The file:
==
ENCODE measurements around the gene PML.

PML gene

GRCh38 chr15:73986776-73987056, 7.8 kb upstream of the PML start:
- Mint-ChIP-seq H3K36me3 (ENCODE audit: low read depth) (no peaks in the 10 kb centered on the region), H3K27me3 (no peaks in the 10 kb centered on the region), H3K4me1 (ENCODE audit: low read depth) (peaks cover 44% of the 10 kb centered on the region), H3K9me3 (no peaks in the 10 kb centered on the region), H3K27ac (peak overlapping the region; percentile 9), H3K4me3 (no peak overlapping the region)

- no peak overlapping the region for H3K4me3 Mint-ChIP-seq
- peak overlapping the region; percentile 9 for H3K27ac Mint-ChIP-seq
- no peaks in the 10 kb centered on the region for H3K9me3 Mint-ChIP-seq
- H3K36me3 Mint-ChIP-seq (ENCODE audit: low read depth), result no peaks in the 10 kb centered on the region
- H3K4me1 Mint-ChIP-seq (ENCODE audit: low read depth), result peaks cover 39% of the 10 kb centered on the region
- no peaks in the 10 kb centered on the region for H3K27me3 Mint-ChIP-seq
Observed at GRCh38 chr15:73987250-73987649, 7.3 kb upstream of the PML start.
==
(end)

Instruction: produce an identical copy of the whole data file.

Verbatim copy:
ENCODE measurements around the gene PML.

PML gene

GRCh38 chr15:73986776-73987056, 7.8 kb upstream of the PML start:
- Mint-ChIP-seq H3K36me3 (ENCODE audit: low read depth) (no peaks in the 10 kb centered on the region), H3K27me3 (no peaks in the 10 kb centered on the region), H3K4me1 (ENCODE audit: low read depth) (peaks cover 44% of the 10 kb centered on the region), H3K9me3 (no peaks in the 10 kb centered on the region), H3K27ac (peak overlapping the region; percentile 9), H3K4me3 (no peak overlapping the region)

- no peak overlapping the region for H3K4me3 Mint-ChIP-seq
- peak overlapping the region; percentile 9 for H3K27ac Mint-ChIP-seq
- no peaks in the 10 kb centered on the region for H3K9me3 Mint-ChIP-seq
- H3K36me3 Mint-ChIP-seq (ENCODE audit: low read depth), result no peaks in the 10 kb centered on the region
- H3K4me1 Mint-ChIP-seq (ENCODE audit: low read depth), result peaks cover 39% of the 10 kb centered on the region
- no peaks in the 10 kb centered on the region for H3K27me3 Mint-ChIP-seq
Observed at GRCh38 chr15:73987250-73987649, 7.3 kb upstream of the PML start.